In the News

What others are saying on these issues

  • Charter-NBC dispute could black out 17 million

    The blackout could result in a dropping of NBCUniversal networks such as Bravo and USA for Charter's 16.9 million Spectrum pay-TV subscribers nationwide. And those in cities such as New York, L.A., and Dallas-Fort Worth, where NBC owns the local station, customers would also lose the flagship NBC broadcast. The areas around Green Bay and Detroit would not lose their NBC channel, as NBC does not own stations in those markets.

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  • Dish Sues NBCUniversal as Carriage Dispute Escalates

    Dish and NBCUniversal are locked in tense negotiations over a renewal of their carriage agreement. If a deal is not reached, Dish customers could lose access to NBCUniversal-owned cable networks such as USA, Bravo, Syfy, CNBC and MSNBC as soon as Sunday. Customers would also lose NBCUniversal-owned NBC and Telemundo stations in local markets. “NBC’s public statements against DISH over the past 24 hours are in violation of the contract between the two companies,” Dish said in a statement.

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  • Small cable companies want DOJ to reinvestigate Comcast's merger with NBC

    Comcast, the nation’s second-biggest cable TV provider, poses “a much greater threat to competition” than AT&T’s recent merger with Time Warner — and the Justice Department should open a formal investigation, according to a collection of small and independent cable companies. For years, a number of government restrictions attached to the deal had limited Comcast’s ability to harm consumers, the letter by the American Cable Association said. But those restrictions expired over the summer, the group said, opening the door to questionable business tactics such as withholding NBC’s television programming from competing cable providers.

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  • Cable rivals call for Justice Department to investigate Comcast

    The American Cable Association, or ACA, which represents small to mid-sized cable systems across the U.S., sent a letter to the Justice Department on Monday asking it to scrutinize Comcast's business practices

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  • Comcast Beats Q1 Forecasts as NBCUniversal Revenue Boosted by Super Bowl, Olympics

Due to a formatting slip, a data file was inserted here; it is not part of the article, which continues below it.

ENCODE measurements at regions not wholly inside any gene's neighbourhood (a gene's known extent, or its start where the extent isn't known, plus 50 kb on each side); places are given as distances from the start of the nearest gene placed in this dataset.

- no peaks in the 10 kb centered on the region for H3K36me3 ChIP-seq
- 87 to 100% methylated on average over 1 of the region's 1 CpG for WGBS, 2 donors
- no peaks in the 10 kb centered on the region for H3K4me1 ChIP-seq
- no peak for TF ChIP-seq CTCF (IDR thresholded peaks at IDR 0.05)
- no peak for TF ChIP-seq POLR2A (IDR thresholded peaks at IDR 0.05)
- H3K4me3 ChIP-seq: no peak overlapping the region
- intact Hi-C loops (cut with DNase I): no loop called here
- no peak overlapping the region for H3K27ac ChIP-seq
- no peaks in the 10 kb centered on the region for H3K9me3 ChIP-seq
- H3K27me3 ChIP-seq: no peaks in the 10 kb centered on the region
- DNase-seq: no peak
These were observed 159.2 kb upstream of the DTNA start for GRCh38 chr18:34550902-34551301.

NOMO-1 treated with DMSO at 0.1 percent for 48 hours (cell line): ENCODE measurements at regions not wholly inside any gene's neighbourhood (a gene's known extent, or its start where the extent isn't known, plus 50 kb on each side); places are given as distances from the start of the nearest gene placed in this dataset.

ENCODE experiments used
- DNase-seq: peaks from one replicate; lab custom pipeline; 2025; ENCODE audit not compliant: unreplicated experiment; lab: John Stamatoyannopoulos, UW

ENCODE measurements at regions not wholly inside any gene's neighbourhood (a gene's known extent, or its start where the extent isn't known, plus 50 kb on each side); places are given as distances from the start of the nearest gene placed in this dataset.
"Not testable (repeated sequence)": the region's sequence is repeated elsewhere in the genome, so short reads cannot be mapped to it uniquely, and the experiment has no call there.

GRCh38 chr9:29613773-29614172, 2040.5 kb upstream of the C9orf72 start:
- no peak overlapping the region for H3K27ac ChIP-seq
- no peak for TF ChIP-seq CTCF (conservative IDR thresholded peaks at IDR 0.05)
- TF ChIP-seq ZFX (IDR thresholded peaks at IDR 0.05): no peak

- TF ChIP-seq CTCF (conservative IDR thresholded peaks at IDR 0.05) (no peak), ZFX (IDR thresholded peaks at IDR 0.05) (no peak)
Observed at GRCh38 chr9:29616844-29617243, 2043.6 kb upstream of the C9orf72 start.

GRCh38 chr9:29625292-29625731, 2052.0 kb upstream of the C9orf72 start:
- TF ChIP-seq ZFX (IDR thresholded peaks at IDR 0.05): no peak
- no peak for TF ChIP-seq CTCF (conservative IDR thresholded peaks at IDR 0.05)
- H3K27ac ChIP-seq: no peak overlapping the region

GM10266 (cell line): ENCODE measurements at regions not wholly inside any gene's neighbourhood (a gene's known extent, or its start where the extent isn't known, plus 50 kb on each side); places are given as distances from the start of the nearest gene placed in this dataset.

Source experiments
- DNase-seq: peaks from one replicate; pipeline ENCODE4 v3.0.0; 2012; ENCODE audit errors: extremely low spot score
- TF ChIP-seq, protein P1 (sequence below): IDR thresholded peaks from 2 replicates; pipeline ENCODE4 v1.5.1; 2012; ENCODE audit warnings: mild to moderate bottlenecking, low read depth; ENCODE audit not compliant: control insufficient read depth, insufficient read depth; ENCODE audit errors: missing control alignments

NBCU’s $9.5 billion in Q1 2018 revenue reflected 21% growth in the cable networks group and a 58% increase from broadcast TV… thanks to an 18% increase in retransmission revenue.

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  • TV Blackouts Will Only Get Worse

    Signal disruptions, or blackouts, spiked in the U.S. last year. They involved 29 TV stations… and more than 200 markets were affected, according to the American Television Alliance, a group that lobbies for cable and satellite providers. And that’s just for broadcast signals. It doesn’t capture situations like the recent removal of HBO and Cinemax, two premium cable networks, from Dish Network Corp.’s lineup, including from its Sling TV streaming app.

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  • Comcast to be “unleashed” on rivals when NBC merger conditions expire

    Yesterday's repeal of net neutrality rules isn't the only good news Comcast is getting these days. In January 2018, the conditions imposed by the US government on Comcast's 2011 purchase of NBCUniversal will begin to expire. Smaller cable companies that compete against Comcast are worried that Comcast will raise the price for carrying "must-have" programming such as regional sports networks, NBC's local TV stations, and NBC's national programming.

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  • American TV Alliance Warns of Blackouts

    Football always seems to bring out the retrans fireworks, so much so that the American TV Alliance (made up largely of MVPDs) sent out a missive warning consumers of a potential #blackoutblitz timed to football kickoffs and MLB post-season play.

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  • Burke: NBC Retrans to Reach $800M